Can house flipping flip a scam on you?

House flipping is a perfectly legal way to buy and sell homes, and many people in California do so with no problems. But like other forms of real estate fraud, some sellers who flip houses can flip a scam onto you that bleeds your bank account and leaves you in bad financial shape. The problem with flipping scams is that you end up with a house that was hiding some problems that can be very expensive to deal with.  

The Better Business Bureau warns that some flippers do not put much effort into fixing up their houses at all. Some sellers will just make some changes that improve the look of the house but do not address deeper and more substantive flaws to the home. They will add a fresh coat of paint to the walls or install new appliances, and then put the home back on the market with an increased sales price based on the cosmetic changes. The result is that a home buyer may end up with a house that requires expensive repairs just to make it livable.

Possible warning signs can alert you to a scam house. As previously described, scammers will simply put in new appliances without repairing the home’s real damage, so if you investigate a house that is old but has all new appliances, you may want to examine the home’s structure more closely. The home’s seller may also encourage you to buy the home and move in quickly without taking steps to verify the home’s value. For example, the seller may discourage you from bringing in independent parties to check out the home or receiving outside advice.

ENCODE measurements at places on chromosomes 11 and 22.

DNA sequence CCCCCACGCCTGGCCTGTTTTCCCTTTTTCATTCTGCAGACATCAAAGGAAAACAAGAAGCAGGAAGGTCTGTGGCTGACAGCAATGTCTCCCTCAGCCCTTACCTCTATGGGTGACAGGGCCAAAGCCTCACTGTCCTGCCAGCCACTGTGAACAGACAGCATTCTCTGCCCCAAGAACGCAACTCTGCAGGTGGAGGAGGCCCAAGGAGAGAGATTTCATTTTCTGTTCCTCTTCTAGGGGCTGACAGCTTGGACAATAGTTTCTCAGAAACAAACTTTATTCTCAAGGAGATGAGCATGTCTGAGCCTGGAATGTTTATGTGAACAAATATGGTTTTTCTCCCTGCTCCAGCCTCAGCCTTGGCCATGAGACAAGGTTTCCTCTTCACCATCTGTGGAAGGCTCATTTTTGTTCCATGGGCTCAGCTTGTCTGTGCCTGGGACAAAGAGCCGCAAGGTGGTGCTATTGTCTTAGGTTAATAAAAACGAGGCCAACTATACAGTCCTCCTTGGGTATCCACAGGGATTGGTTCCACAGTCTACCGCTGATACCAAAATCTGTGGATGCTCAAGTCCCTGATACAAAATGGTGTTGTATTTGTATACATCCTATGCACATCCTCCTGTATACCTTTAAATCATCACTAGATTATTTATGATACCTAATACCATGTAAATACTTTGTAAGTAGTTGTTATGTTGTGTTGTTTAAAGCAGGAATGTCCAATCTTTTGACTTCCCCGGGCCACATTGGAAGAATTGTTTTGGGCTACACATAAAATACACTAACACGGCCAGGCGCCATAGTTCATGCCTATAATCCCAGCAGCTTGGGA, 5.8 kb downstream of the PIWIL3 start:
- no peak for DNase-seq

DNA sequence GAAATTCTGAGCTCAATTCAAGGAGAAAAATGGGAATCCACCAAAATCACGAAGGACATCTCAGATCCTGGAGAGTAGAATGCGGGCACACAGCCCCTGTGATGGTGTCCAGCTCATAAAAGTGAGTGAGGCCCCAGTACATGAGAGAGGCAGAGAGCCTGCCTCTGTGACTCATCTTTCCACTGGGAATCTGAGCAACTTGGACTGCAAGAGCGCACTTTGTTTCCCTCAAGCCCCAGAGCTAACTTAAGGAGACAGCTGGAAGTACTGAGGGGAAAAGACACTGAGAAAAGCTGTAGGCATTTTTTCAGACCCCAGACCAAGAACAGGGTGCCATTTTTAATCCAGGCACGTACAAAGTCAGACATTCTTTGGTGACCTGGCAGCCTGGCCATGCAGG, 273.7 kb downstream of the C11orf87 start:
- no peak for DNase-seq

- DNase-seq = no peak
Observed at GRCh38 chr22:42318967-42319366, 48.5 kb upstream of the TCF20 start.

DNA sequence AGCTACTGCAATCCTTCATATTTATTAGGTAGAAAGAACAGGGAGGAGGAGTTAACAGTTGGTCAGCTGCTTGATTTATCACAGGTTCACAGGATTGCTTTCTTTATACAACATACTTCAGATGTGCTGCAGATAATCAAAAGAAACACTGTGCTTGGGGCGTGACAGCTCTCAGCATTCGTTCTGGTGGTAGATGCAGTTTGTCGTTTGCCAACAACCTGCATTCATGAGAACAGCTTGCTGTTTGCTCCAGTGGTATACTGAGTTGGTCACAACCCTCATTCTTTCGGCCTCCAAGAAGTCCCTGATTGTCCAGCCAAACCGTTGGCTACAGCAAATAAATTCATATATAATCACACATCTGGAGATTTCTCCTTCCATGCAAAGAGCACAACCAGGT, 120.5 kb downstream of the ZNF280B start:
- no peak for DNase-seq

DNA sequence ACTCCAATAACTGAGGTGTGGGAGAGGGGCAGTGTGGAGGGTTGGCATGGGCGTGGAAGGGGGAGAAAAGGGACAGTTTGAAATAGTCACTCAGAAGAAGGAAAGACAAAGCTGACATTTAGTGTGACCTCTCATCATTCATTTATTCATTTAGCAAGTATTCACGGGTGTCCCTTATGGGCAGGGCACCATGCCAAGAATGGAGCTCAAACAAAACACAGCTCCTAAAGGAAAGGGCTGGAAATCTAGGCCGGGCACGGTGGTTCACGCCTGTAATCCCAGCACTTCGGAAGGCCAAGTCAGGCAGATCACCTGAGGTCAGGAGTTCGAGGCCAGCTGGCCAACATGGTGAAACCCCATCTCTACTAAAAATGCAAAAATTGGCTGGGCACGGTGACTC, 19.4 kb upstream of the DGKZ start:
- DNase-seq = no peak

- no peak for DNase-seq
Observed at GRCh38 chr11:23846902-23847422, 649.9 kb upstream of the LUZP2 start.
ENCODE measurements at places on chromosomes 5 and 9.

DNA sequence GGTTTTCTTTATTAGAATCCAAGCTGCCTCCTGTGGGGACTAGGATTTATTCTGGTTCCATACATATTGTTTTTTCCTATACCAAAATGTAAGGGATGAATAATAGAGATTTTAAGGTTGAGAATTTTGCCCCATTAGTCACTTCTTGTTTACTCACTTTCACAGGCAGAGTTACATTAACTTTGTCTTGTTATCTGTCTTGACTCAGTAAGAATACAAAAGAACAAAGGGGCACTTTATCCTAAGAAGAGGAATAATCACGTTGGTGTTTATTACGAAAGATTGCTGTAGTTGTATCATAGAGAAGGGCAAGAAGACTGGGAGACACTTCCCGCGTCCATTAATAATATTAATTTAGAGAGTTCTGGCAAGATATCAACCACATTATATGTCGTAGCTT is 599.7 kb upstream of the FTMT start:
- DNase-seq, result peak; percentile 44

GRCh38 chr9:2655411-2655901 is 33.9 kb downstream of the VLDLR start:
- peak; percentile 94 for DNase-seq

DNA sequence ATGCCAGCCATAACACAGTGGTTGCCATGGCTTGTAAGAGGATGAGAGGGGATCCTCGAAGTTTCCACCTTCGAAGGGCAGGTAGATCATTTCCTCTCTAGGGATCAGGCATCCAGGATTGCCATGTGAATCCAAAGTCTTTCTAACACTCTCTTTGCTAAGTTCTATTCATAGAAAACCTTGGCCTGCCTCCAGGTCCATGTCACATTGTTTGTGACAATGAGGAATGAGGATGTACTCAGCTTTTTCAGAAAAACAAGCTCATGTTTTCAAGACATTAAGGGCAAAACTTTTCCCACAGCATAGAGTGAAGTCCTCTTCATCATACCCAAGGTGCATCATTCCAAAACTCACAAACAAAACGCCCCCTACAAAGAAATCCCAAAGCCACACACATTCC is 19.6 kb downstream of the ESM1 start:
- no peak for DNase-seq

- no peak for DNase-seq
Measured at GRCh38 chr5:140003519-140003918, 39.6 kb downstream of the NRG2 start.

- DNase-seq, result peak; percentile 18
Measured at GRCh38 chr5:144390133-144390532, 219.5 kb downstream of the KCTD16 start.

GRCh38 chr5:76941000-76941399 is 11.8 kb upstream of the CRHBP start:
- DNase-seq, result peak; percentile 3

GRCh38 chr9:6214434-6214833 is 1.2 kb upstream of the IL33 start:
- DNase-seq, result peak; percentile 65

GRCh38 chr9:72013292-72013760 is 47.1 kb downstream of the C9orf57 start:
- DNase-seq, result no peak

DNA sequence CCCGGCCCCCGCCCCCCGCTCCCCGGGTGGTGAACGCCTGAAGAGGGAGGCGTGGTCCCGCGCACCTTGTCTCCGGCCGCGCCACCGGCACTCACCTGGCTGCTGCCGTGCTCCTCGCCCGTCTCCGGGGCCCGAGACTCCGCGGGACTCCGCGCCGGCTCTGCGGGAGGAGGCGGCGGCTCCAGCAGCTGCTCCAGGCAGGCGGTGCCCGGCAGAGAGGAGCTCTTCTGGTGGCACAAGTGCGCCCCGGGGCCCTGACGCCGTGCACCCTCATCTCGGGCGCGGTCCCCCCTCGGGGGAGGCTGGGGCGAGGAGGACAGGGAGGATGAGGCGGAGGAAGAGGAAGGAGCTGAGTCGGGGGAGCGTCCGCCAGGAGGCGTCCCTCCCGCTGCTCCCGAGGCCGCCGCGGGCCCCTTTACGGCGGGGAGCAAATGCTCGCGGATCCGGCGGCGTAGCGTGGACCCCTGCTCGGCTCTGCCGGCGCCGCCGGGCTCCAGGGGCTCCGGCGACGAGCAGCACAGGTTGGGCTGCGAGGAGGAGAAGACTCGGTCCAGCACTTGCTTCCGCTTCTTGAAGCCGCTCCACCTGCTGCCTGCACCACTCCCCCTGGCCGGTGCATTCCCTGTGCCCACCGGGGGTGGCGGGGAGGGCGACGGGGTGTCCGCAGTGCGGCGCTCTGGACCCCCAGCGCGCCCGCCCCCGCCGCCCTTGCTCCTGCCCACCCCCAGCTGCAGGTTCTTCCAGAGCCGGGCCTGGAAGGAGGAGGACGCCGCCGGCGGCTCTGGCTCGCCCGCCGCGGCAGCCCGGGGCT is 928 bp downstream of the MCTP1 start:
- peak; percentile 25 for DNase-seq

Additionally, the seller may be deceptive in getting your loan approved. You may have bad credit, but the seller will not disclose that information to the bank. The seller may also omit or flat out lie about your job information, your personal income and your debt, all to make sure you are not turned down for a loan. If the seller offers loan approval that seems too speedy or too good to be true considering your financial situation, it probably is.

People who suspect flipping scams should verify all the necessary information. All of the seller’s promises should be written down. The seller’s loan documents should also be available to you so you can check to see that your income and assets have been properly represented. Also, examine the house’s repair history. Reputable plumbers and contractors should have performed work on the house, and the home should have a proper inspection history.

This article is intended to inform readers about real estate fraud and is not written as legal advice.

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